It's bad news when your anti-virus package breaks games, and worse when it kills Windows, but when it begins attacking other anti-virus products people start asking questions.

That's the unenviable situation Avira has found itself in after its popular anti-virus package detected a beta release of competing software BitDefender 2011 as a Trojan - leaving any users attempting to try out the beta without un-installing their existing anti-virus fighting a false-positive warning.

First reported by a Romanian blog and then picked up - and translated - by The Register, a fix has now been put in place to prevent the false positive, but the experience will have left many with a sour taste in their mouths and Avira with a tattered reputation.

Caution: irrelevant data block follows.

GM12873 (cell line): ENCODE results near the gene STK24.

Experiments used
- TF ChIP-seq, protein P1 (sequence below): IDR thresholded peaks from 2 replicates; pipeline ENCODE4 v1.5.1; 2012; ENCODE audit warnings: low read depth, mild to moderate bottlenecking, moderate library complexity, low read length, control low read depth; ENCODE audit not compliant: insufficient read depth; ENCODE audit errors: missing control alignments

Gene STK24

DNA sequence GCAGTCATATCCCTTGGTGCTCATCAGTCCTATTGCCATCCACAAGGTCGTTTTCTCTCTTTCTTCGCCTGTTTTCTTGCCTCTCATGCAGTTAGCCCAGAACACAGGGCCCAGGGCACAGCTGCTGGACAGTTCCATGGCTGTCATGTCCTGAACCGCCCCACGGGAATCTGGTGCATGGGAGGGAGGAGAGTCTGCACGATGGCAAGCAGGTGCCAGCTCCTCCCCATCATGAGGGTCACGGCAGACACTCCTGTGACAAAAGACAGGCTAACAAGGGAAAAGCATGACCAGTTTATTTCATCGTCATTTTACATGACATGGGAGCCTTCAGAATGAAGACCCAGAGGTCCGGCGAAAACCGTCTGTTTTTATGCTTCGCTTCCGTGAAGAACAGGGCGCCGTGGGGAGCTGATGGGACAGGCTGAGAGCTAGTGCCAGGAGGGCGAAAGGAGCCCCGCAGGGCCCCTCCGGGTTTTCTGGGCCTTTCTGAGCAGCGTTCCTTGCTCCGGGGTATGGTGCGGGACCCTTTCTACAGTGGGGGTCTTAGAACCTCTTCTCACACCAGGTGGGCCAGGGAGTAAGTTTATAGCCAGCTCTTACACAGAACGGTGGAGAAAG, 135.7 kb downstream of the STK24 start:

Avira's Sorin Mustaca confirmed that his company's anti-virus "mistakenly reported that the BitDefender 2011 product, that hasn't been publicly released yet, was a Trojan,[i]" and blamed the issue on "[i]some components in the installer [being] modified so that the digital certificates became invalid" for the false positive.

BitDefender's Vitor Souza was quick to point out that the false positive was "an issue with [Avira's] detection, and not a problem with BitDefender."

Although only likely to have affected a small number of users - it's rare, after all, to install two competing anti-virus packages on the same system - it's an embarrassment for Avira and one which could have left it facing BitDefender in the courtroom if it hadn't resolved it as quickly as it did.

Are you surprised to see that anti-virus companies still aren't able to resolve the issue of false positives, or will these problems continue to occur until a detection system that isn't signature-based is perfected? Share your thoughts over in the forums.

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